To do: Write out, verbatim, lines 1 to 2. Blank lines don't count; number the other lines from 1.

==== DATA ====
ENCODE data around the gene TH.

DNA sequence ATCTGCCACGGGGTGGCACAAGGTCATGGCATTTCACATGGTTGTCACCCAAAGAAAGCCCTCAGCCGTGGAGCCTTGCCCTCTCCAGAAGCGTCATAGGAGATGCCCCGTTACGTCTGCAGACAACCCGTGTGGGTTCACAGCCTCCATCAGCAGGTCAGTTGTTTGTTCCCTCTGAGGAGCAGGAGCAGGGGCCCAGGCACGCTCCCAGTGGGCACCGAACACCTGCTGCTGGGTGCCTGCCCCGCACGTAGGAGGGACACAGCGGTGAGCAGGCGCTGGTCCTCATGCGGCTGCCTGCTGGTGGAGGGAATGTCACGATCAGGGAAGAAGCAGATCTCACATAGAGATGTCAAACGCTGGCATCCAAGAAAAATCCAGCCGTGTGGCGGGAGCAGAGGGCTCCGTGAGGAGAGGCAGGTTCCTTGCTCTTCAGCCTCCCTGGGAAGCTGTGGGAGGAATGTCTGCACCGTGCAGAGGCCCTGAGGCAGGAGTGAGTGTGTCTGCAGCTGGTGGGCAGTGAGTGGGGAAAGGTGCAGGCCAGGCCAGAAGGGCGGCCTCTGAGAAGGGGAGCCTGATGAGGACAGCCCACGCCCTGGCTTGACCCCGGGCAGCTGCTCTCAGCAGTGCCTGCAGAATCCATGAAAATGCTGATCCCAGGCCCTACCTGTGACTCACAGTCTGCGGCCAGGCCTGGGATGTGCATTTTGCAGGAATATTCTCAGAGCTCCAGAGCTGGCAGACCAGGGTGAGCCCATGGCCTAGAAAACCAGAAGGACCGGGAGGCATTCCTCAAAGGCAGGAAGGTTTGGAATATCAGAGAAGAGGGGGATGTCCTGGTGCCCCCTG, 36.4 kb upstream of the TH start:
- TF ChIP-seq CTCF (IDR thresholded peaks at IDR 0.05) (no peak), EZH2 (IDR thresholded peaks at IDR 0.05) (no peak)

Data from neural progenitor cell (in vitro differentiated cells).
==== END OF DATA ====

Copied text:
ENCODE data around the gene TH.

DNA sequence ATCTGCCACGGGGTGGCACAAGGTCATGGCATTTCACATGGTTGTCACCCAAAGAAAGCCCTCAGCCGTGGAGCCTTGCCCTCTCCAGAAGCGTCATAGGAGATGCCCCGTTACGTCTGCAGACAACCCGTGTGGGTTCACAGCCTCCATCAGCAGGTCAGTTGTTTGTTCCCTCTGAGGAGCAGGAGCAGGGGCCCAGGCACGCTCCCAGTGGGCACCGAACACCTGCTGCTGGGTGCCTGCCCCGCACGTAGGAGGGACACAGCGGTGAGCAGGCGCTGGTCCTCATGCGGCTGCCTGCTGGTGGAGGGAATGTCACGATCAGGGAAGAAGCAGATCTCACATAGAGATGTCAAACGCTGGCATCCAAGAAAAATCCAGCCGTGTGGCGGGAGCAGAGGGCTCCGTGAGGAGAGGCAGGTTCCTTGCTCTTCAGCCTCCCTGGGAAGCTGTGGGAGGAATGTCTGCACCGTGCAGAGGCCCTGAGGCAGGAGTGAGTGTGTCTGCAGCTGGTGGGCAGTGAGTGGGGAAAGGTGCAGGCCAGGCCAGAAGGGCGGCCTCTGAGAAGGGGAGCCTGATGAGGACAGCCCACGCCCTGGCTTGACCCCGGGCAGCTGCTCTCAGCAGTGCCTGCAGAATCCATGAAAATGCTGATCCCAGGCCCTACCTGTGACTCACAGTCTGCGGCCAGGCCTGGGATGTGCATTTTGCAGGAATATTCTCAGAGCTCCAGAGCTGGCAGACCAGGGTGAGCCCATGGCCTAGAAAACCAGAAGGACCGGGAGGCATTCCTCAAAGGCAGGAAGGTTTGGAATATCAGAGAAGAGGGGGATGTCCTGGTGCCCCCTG, 36.4 kb upstream of the TH start: